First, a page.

9. Health Information Technology: Federal and state HIT initiatives need to reflect the importance of mental-health and substance use services and include mental-health and substance use providers and data requirements in funding, design work, and infrastructure development. Provider organizations will need to be able to implement electronic health records and patient registries and connect these systems to community health information networks and health information exchanges.

10. Healthcare Payment Reform: Payers and health plans will need to design and implement new payment mechanisms including case rates and capitation that contain value-based purchasing and value-based insurance design strategies that are appropriate for persons with mental health and substance use disorders. Providers will need to adapt their practice management and billing systems and work processes in order to work with these new mechanisms.

11. Workforce Development: Major efforts including work of the new Workforce Advisory Committee will be needed to develop a national workforce strategy to meet the needs of persons with mental health and substance use disorder including expansion of peer counselors. Provider organizations will need to participate in these efforts and be ready to ramp up their workforce to meet unfolding demand.

School-Based Mental Health

School-based mental health services are sorely needed to deal with mental health issues that are often barriers to learning. Such services need to be a critical component in schools to combat barriers to academic success. Unfortunately, schools are often poorly equipped to deal with such problems. Because states tend to bundle educational and mental health services, funds are directed primarily toward education and not treatment. In many school districts communities are also lacking in emotional support services and families do not have the means to purchase needed medical insurance to support outside treatment. Transportation to mental health clinics may not be available. Parents are often reluctant to send their children out of district to such centers. School psychologists are overloaded with assessment responsibilities while school counselors deal mostly with classroom problems, college applications, and day-to-day crises. Additional services from trained psychologists, social workers, and psychiatrists are badly needed to treat emotional problems and for prevention of future problems.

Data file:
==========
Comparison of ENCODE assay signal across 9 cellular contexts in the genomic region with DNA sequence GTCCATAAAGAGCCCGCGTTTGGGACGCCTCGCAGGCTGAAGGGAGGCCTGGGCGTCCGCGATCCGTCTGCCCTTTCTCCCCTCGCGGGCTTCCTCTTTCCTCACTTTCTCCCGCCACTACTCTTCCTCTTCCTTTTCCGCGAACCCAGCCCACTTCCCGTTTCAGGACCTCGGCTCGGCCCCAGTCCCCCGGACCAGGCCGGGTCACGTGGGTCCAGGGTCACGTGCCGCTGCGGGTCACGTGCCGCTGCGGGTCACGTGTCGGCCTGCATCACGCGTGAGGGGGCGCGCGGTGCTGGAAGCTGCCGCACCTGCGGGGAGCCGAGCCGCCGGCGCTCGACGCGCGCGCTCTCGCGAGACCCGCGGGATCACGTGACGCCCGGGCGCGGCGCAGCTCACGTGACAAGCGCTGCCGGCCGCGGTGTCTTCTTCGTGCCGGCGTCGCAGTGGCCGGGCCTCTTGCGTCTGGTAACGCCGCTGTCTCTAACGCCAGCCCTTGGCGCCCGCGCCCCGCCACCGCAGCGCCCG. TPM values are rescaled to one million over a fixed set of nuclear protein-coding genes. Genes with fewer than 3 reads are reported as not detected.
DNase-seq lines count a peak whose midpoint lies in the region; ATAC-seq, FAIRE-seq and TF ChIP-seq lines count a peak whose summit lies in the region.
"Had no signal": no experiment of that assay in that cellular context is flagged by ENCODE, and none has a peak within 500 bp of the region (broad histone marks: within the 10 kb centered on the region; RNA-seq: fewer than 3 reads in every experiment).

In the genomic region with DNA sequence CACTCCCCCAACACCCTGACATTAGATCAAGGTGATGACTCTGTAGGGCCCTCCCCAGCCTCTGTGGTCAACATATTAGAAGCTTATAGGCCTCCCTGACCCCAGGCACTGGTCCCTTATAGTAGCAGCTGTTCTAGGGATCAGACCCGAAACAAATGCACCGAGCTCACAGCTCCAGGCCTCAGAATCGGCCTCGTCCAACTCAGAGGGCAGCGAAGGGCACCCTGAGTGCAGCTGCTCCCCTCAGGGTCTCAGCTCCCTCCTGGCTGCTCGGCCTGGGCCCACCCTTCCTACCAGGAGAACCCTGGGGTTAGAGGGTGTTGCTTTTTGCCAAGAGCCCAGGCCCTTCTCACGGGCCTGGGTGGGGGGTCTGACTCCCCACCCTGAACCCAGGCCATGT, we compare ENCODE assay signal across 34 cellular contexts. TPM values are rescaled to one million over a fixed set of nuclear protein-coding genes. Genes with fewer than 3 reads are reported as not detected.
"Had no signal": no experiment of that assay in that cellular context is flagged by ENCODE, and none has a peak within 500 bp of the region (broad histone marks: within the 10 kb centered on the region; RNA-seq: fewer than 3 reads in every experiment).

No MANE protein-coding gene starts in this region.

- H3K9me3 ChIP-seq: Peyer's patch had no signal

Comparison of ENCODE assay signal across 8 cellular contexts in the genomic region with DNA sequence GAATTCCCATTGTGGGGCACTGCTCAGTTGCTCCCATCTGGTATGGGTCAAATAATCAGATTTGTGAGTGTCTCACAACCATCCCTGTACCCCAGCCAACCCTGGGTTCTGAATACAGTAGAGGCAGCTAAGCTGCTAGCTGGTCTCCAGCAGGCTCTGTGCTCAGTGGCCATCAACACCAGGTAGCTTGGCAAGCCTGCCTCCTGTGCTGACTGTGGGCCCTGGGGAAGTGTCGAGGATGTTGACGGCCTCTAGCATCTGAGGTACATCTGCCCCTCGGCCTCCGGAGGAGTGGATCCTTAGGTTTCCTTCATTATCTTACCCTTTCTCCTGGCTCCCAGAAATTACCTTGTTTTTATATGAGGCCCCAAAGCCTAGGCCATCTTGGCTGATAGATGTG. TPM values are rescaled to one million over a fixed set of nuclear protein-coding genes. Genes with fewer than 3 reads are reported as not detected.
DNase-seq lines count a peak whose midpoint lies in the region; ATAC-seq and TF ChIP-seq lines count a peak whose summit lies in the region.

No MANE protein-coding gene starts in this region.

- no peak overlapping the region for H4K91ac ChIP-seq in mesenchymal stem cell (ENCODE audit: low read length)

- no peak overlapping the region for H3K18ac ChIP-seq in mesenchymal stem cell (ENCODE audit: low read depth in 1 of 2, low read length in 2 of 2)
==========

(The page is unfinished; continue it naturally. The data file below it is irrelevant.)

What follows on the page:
A number of studies report on the prevalence of mental health problems in children. A report of the Surgeon General (1999) indicates that 20.9 percent of children and adolescents, aged 9-17, have mental or addictive disorders. Other studies support the statement that one in five students in school may have mental health concerns. At least two to three students in every classroom may have emotional problems of varying degrees of severity. One estimate is that 4.3 million students nationally suffer from mental illness that impairs their functioning at home, in school, and with peers. A report by Katoka, Zhang & Wells (2002) indicates that 78 percent of children aged 6 to 17 with mental disorders and 88 percent of Latino children do not receive needed mental health care. Mental health concerns are likely to increase in response to the recent economic downturn.

Mental health is not only the absence of mental illness but also includes the skills needed to deal with life’s challenges. Emotional and behavioral health problems represent serious barriers to academic success and behavioral adjustment in school. Children and adolescents with emotional problems have the highest failure rates; fifty percent of such children drop out of high school. Emotional disability is the fastest growing special education in schools. In Ohio, one in five high school students reported seriously considering a suicide in the previous twelve months. Suicide is the third leading cause of death among young people and is considered a public health crisis by both the Centers for Disease Control and Prevention and the World Health Organization.

Federal and state requirements mandate that schools attend to mental health issues since behavioral problems are treatable. Students who receive social and emotional support and decision-making skills have better overall grades and higher standardized test scores. Youth who received mental health services in schools showed significant reductions in psychiatric symptoms as measured by both parent and teacher ratings., Trained therapists serving on a consultant basis coordinate their efforts with school counselors and social workers. The cost of their services is often offset by savings from maintaining students in public schools who might otherwise need to attend more expensive specialized private facilities at the expense of the school district.